Thursday, October 22, 2009

How Many Drops? by Mark McGuire-Schwartz

How Many Drops?
for my father

How many drops of water
does it take to fill
Wanaque Reservoir? I bet you always
wanted to know. We can figure it out.
Let’s say it is fifteen miles in length.
Later we can use the odometer to check.
Or a map. Now we’ll project the width at one mile.
We assume, of course, a rectangle. By cutting
and re-assembling jagged edges, that is probably
pretty close. Most things irregular hide
a core of regularity underneath. We can guess
the depth. Again, we take an average, and soon
the volume is in our grasp. Length
times width times depth. Smoothing irregularities.
More or less. Now for the drop of water – that is easy.
We do not have to calculate that.
Already ours. I know its size.
Experiments have been conducted – some
by me – for a secret government project, to determine
the size of a water drop. Also its weight,
But that does not count here. And its shape,
Of course. Its content and luster are also known.
But, for our purpose, just the size. How many fit in a teaspoon? And then into a cup?
And convert – yes, convert – to cubic inches, and voila,
we are almost done. Soon you will have the answer that you seek. Six hundred billion,
seven hundred and fifty-eight million,
nine hundred and thirty thousand,
six hundred and forty-five. Point seven eight nine, but we’ll just round it
to point seven nine. Two decimal places should be enough.
And there’s your answer. Give or take
half a dozen. You have solved for X.
Depending, of course, on recent snow.

But tell me again about the water.
About the luster, about the sheen.
Can you see yourself reflected in each drop?
Or does that require an aggregate? If so
Can we calculate for that? And should we
Compensate for the displacement of fish? Or must
We remove the fish before calculating the depth?
And if Archimedes runs naked through the streets,
Will he find love? And will that love
Be purified and reflected and true?
Do the drops crystallize to predict our fate?
Is the density equal to that of our common blood?
When we solve for X, do we turn back time
And bring our future to meet our former
Past? How many deaths can one heart hold?

How many? You’d be surprised,
Not all deaths weigh the same, you know.
The heart can hold thousands of the tiny, and hundreds
Of the small, dozens of the medium weight.
But heavy deaths add up fast. In fact,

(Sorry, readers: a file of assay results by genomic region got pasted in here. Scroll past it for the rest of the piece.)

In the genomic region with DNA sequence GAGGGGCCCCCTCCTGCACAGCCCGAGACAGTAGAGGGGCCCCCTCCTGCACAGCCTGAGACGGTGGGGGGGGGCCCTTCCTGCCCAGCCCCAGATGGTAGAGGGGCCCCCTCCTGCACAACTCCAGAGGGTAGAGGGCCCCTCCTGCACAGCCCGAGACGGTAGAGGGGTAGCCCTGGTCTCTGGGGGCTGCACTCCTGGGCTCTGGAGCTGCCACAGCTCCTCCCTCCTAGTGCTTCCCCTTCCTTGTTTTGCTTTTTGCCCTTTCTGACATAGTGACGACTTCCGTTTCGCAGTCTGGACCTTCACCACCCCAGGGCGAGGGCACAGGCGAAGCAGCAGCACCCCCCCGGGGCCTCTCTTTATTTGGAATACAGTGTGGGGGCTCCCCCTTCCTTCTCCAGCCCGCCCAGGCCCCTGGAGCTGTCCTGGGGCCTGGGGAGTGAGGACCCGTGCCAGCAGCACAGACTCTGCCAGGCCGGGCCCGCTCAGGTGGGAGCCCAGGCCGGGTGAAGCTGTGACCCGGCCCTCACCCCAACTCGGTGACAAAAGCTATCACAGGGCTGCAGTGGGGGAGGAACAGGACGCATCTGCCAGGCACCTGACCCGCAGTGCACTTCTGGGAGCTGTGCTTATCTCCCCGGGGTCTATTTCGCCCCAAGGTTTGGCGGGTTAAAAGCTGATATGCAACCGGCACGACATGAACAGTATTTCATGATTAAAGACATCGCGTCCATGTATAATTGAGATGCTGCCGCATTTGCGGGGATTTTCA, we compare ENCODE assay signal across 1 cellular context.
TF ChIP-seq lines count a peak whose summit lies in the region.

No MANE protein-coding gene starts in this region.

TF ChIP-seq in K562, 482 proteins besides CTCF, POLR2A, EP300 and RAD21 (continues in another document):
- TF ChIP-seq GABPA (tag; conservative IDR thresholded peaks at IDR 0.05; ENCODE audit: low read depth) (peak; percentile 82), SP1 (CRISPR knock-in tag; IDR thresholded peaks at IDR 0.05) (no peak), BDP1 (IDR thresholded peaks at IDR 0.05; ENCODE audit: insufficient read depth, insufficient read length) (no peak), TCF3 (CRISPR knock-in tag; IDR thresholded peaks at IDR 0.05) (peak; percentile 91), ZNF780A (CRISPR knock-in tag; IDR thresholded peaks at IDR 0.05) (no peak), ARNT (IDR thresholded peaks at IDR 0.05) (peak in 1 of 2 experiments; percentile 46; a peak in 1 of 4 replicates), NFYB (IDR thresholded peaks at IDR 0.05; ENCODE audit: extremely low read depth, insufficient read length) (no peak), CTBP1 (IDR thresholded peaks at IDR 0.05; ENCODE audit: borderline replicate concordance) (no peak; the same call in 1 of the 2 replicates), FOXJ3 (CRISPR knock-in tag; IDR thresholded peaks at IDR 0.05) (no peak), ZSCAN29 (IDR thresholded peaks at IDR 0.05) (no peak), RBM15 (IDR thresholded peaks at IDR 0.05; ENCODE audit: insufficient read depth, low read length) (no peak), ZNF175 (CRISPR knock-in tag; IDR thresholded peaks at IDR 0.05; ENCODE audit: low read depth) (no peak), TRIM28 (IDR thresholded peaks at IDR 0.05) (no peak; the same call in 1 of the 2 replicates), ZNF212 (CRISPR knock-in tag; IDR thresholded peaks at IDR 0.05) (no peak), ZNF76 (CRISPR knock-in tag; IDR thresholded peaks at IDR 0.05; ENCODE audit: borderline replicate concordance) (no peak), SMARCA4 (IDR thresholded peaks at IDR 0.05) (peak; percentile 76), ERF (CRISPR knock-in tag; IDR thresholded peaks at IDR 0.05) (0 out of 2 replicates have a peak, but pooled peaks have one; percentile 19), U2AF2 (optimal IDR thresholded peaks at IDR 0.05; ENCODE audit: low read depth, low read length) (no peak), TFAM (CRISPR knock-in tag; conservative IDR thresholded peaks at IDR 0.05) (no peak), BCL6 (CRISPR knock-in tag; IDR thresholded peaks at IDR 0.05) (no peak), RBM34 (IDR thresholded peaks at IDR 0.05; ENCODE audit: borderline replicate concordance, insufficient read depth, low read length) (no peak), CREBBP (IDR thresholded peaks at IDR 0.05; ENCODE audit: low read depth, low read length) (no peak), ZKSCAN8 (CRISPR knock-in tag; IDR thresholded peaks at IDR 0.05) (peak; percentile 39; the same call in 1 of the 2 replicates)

Some are supernovas. These cannot
Be held in one heart for any time at all.
These deaths act as quantum particles, and bounce
From ring to ring without ever existing in the space between.
How many deaths can a heart hold? First,
We must measure the weight.

© 2005 Mark McGuire-Schwartz
previously published in The Fairfield Review (Winter 2005)
and in a shortened version as "Reservoir" in 2007 Long River Run.

1) What first sparked this poem?
Honestly, I am not sure. What I remember is this: I took my wife’s car to get an oil change, and I walked across the road to have some lunch while I waited. It was about five months after my father had died. And I remember that, sitting alone in that small Chinese restaurant, I began to cry. There were no other customers eating at the restaurant, but one or two customers came in to pick up an order. At some point the sobbing stopped and the writing started. By the time I finished my meal and went to retrieve the car, the poem was done. (I do not remember what the fortune cookie said.)

2) Tell us about this poem's life.
The poem sat in the notebook for four months, and then I typed it up. I revised it about a week later and then about a month and a half after that. At some point I shared the poem with my family, including my siblings. I first read How Many Drops in public at Wednesday Night Poetry at the Bethel Arts Junction in September, 2004, a little less than one year after my father died.

The featured readers that night were Ed and Janet Granger-Happ, the editors of Fairfield Review, and they asked me to submit HMD. It was published in their Winter 2005 issue. A shortened version was published in the 2007 Long River Run, under the title Reservoir.

3) How long did it take to go from inspiration to published?
Around one year.

4) Are you satisfied with the poem?
My father actually did lead a discussion about how to calculate the volume of Wanaque Reservoir. I also remember him telling me the story of Archimedes. I am not sure I understood right away what physical principle Archimedes had figured out. But I knew that he was excited, jumped from tub, ran naked. My father saw a similar beauty and excitement in understanding how things work, and he passed that excitement to me.

A number of people have told me not only that they like this poem, but that they found it touching. As it is very personal poem, that is nice.

5) What in particular do you, the poet, like about this poem and why?
There are a number of lines and phrases here that I find pleasingly original. But that is really just technique, which, in the end, is just technique.

I’ve always liked a touch of poignancy in my literature, and what is more bittersweet than remembering a happy moment from a lost childhood?

My father was not a poet, but there is a lot of my father in me. I think some of it comes out in this poem.

Mark McGuire-Schwartz learned to speak in full sentences and to
express complex, subtle thought at the age of seven months.  However,
he still has not been known to do so. Mark is also part of WNPS.